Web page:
Heyden Observatory and Gardens Outline

Construction: Erected in 1844 using the money of Brother Joseph West S.J. who gave his whole savings to Georgetown when he took his final vows.

Area: 5,066 Gross Square Feet

Architect: Constructed under the direction of Father James Curley S.J.; a renowned professor of Astronomy during the 1820s 1830s


  • The observatory is the third oldest college observatory in the United States. Only Williams College, Massachusetts and the Western Reserve, Ohio preceded Georgetown
  • In 1969, NASA’s director secured an act of Congress designating the observatory as a national monument
  • It was here that Father Curley kept a detailed record of Washington’s weather for 50 years
  • The observatory is one of two Georgetown buildings included in the national register of historic places in the United States. The other building on the register is Healy Hall.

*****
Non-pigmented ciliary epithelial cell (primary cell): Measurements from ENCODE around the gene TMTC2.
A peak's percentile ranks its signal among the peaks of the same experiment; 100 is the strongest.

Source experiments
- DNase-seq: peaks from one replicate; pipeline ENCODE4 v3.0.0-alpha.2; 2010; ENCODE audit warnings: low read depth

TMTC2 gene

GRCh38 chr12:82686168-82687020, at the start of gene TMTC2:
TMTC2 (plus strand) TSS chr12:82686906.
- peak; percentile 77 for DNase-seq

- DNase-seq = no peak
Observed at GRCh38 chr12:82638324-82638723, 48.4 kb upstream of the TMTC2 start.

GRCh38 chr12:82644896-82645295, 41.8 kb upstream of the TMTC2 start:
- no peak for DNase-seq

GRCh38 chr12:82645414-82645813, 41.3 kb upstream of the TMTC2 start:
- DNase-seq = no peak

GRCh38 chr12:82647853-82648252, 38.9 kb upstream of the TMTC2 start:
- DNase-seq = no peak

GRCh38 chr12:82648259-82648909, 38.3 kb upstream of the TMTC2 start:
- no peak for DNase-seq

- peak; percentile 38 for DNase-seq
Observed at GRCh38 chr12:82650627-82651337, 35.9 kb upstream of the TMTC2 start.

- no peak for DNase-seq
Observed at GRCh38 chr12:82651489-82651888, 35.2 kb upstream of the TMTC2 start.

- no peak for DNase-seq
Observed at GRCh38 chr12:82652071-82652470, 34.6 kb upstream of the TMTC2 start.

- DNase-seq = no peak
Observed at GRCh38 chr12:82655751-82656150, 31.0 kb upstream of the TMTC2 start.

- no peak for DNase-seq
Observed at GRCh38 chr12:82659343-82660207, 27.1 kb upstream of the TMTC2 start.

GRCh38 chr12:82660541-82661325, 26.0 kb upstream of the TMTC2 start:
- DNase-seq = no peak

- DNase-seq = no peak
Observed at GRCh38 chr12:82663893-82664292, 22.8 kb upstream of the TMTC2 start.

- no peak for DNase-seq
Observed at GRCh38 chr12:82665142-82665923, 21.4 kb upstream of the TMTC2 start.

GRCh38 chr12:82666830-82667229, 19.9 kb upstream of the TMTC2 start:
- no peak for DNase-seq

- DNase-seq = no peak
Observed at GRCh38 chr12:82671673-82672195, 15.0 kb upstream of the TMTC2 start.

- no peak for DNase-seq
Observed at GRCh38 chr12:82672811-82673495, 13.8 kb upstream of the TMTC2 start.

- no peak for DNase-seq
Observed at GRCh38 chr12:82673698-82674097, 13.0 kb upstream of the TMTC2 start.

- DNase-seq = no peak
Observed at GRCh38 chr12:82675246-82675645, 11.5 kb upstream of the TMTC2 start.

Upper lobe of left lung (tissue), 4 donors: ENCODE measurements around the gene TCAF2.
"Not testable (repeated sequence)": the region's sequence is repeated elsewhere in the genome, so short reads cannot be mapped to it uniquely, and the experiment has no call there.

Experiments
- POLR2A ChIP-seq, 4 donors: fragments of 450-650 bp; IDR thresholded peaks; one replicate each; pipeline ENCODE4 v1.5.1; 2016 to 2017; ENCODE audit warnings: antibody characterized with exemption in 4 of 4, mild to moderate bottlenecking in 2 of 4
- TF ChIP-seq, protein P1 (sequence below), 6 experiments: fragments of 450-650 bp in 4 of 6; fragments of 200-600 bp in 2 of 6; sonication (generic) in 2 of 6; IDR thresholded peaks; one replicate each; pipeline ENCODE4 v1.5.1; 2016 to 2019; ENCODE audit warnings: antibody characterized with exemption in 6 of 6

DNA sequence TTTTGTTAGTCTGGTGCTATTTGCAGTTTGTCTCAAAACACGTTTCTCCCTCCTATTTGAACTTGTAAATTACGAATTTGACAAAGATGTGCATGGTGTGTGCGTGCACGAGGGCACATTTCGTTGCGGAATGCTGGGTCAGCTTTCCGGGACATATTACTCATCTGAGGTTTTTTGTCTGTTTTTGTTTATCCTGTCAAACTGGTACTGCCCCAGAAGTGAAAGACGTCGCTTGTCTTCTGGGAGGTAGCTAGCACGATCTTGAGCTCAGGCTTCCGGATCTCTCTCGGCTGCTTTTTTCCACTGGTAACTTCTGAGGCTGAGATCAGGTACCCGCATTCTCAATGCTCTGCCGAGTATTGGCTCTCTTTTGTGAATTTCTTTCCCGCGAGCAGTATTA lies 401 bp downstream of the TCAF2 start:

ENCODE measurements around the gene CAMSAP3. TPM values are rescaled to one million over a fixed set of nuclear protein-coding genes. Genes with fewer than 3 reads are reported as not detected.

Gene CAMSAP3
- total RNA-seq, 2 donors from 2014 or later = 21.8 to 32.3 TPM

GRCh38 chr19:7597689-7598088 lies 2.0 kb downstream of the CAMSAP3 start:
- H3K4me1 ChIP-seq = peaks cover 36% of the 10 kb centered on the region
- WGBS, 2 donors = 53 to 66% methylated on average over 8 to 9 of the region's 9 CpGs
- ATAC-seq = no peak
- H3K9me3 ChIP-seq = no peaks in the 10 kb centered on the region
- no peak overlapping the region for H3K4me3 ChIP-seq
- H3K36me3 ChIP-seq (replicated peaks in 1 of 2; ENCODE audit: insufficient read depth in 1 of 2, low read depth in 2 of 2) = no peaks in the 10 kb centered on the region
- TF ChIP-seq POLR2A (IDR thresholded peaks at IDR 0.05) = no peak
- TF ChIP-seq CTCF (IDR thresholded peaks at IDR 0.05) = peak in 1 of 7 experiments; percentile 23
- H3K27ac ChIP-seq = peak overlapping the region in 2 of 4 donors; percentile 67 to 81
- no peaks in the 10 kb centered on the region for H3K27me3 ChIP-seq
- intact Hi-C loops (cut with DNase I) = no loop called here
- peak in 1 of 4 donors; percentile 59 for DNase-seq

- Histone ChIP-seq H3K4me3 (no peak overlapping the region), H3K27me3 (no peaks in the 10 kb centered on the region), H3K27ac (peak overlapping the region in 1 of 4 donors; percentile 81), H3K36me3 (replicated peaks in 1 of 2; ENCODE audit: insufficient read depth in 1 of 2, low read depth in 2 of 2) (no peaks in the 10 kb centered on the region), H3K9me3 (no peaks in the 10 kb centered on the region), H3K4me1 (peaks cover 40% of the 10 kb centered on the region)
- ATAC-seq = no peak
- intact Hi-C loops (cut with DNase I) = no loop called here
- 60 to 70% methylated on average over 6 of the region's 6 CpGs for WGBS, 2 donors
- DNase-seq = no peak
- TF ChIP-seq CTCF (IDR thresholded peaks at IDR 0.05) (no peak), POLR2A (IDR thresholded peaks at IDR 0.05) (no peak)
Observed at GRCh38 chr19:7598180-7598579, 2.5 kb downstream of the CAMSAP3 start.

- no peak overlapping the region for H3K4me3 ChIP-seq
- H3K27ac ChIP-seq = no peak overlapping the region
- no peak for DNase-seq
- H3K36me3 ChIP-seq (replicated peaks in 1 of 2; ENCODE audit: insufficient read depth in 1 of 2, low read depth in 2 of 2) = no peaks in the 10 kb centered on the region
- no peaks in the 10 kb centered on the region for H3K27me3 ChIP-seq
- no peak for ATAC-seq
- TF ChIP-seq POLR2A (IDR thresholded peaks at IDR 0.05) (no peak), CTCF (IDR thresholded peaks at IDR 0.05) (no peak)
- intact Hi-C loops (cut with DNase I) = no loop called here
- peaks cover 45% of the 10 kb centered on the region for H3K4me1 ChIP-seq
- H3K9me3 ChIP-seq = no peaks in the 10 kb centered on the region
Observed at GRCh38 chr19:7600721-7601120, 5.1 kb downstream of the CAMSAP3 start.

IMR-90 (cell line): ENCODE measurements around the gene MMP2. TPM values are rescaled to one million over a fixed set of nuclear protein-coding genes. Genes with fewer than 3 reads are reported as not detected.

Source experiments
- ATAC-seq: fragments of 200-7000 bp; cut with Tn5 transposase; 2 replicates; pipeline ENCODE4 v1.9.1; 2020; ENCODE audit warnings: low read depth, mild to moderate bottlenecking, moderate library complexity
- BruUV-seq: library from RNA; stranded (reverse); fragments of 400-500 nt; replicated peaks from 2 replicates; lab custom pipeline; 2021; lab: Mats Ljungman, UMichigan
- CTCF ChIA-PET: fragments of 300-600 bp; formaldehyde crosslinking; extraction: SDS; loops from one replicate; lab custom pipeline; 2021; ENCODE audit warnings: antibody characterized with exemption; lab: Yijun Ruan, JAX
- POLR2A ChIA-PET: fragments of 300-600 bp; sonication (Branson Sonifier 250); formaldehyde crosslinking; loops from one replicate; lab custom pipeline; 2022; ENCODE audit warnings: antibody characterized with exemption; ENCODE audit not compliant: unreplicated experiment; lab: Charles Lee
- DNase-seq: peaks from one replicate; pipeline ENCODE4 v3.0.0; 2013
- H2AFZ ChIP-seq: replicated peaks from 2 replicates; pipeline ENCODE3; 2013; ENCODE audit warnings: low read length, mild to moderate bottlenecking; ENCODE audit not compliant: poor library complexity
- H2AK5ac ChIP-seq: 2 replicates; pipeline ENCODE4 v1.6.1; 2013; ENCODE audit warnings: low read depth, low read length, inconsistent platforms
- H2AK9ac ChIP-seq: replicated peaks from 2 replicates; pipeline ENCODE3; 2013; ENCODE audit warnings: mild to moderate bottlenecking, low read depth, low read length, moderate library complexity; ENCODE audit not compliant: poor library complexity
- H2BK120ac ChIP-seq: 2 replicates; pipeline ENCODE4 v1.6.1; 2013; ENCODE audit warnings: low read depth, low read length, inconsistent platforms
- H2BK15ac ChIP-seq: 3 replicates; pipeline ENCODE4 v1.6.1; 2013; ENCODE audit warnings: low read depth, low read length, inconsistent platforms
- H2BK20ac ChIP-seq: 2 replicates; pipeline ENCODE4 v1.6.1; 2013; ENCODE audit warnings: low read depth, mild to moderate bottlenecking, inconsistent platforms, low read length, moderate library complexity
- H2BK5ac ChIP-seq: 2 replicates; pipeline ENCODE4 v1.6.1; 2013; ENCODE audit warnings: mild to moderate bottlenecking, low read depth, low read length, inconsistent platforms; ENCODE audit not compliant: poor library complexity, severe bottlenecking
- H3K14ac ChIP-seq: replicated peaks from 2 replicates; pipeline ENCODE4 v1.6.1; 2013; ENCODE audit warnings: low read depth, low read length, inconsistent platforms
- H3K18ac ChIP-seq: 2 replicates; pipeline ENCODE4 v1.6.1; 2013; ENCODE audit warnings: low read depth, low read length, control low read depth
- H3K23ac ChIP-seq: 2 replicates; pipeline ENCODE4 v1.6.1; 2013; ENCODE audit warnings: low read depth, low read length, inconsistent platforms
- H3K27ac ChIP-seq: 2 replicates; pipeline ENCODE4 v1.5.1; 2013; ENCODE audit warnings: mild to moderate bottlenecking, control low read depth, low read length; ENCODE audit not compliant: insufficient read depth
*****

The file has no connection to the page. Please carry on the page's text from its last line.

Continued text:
• Was originally deemed the Georgetown Observatory, but was changed to the Francis J. Heyden Observatory and Gardens as a tribute to the man who for a quarter of a century contributed astronomical discoveries to science
  • Observatory was officially closed in 1971 due to light pollution obstructing the ability to study the sky

Current use:

  • “The Heyden Observatory is currently used by the Georgetown University Astronomical Society as a place to promote the discussion and development of science, especially of astronomy and physics, as well as the history of science. We host our weekly meetings/open houses there, and our activities consist of stargazing and short presentations on current topics in astronomy and physics.” ~ Laura Caron, President, GUAS